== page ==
Yale launches comprehensive campaign ‘For Humanity’

Yale launched the public phase of an ambitious capital campaign that aims to help future generations of Yalies tackle the greatest challenges facing humankind.
For Humanity campaign launch

(Photo by Dan Renzetti)

Yale today launched the public phase of an ambitious, five-year capital campaign with a celebratory multi-media experience attended by alumni and friends across the globe. The campaign aims to raise $7 billion to help future generations of university faculty, students, and staff tackle the greatest challenges facing humankind.

Led by five co-chairs, Josh Bekenstein ’80, Nancy Better ’84, Donna Dubinsky ’77, Randy Nelson ’85, and Lei Zhang ’02 M.B.A., ’02 M.A., the “For Humanity” campaign is the largest and most comprehensive in Yale’s history. It aims to bolster the university’s unique resources to improve the world, strengthen the bonds among members of the Yale community, and bolster Yale’s foundation for the future.

The campaign recognizes that the work done at Yale can benefit the world beyond. And it places renewed focus on the responsibility that comes with capability, targeting future investments in ways that will advance scholarship, research, scientific breakthroughs, and access.

Through this campaign, we will provide vital support for Yale faculty, students, and staff who are leading work that has the potential to transform society, deepen human understanding, and open doors to greater prosperity and well-being for millions,” said Yale President Peter Salovey ’86 Ph.D.

In remarks during the online program earlier today, Salovey challenged Yale community members around the world to consider what they want the world to be like — and what they are for instead of what they oppose.

This question is more challenging than it first appears,” he said. “It is easy, in our polarized world, to find people who can tell you what they are against. It is far more difficult to identify what we are for — what we hope to see in the world and then work to create it.”

It calls us to declare through this campaign what Yale is for: We are for humanity.”

The university’s first fundraising campaign in 10 years, “For Humanity” includes four key priority areas: Arts and Humanities for Insight; Science for Breakthroughs; Collaborating for Impact; and Leaders for a Better World.

Each of these strategic areas encompasses people, programs, and projects at Yale that epitomize the university’s mission to improve the world today and for future generations.

The campaign seeks to strengthen and advance a variety of ongoing university priorities, including making Yale’s vast collections more discoverable and accessible, researching how inflammation affects the human body and how to address its effects, fostering groundbreaking new collaborations to address climate change, and expanding financial aid to open Yale’s doors to more people.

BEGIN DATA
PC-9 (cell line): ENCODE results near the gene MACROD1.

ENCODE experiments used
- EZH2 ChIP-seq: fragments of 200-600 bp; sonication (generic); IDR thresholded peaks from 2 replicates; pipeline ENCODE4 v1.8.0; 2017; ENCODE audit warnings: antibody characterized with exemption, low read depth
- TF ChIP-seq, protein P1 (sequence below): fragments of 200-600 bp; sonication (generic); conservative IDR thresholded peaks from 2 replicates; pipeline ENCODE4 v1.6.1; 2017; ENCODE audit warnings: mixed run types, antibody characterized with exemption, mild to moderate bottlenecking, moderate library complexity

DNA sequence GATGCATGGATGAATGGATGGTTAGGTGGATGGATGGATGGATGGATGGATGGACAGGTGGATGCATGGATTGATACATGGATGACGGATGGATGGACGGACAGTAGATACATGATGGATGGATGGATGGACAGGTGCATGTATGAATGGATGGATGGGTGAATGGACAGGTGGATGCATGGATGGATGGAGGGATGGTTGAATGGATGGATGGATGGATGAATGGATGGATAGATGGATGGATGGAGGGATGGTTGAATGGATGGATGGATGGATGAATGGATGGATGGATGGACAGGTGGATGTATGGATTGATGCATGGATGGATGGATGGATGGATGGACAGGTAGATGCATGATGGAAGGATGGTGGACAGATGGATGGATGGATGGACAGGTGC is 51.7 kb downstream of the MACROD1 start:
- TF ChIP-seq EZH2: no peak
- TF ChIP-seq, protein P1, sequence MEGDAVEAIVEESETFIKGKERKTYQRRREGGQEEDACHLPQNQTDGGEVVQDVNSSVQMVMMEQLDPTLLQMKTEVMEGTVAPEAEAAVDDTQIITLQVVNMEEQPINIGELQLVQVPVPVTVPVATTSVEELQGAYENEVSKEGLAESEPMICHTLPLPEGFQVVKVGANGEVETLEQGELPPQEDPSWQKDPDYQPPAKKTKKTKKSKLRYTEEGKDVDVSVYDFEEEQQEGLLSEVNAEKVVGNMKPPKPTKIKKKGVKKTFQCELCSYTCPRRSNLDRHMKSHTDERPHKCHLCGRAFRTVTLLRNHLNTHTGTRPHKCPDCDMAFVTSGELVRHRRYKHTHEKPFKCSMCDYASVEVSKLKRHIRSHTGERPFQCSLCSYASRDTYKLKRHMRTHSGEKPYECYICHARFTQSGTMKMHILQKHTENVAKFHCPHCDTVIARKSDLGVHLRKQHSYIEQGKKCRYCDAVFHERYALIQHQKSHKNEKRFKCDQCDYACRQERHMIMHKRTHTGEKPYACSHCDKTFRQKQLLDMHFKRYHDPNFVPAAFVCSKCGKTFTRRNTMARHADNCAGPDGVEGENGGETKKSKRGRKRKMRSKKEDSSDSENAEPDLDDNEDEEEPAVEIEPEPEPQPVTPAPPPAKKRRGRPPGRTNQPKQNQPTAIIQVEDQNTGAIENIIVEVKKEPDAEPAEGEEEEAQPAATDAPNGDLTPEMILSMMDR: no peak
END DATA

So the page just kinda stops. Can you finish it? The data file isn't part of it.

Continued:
Co-chair Josh Bekenstein said, “We are facing urgent, existential challenges, from climate change to global health crises. In this moment, Yale has the ability — and the responsibility — to address these and other challenges. As a proud alumnus, trustee, and parent, I am excited to be a part of this campaign, which can be a catalyst for positive change, not just for the sake of Yale, but for the sake of humanity.”

The campaign also aims to strengthen the bonds that connect Yale alumni with one another by increasing alumni engagement with the university and sustaining Yale’s relevance to the lives of alumni. To reinforce Yale’s foundation for the future, the campaign will encourage volunteerism, philanthropy, and connection among those in the Yale community now and those who will join in the years to come.

We are doing more than raising money — we have targeted areas for donation, but we also want to increase engagement of staff and alumni in university priorities, expand our programs in diversity, equity, inclusion, and belonging, and engage partners outside of Yale’s walls in our priorities around public health, climate science, interdisciplinary studies, primary research, and much more,” said Joan O’Neill, vice president for alumni affairs and development.

In advance of this public phase of the campaign, the university has engaged in a “quiet phase” of fundraising, securing more than $3.5 billion to build the campaign’s nucleus fund. The Wu Tsai Institute, the Center for Natural Carbon Capture, and the now tuition-free David Geffen School of Drama were all funded through gifts from generous donors who recognized the importance of Yale’s mission.

Since our founding over 300 years ago, our community has looked at the record of human achievement and believed we could do more,” said Salovey. “And we will do more.”


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Media Contact

Karen N. Peart: karen.peart@yale.edu, 203-980-2222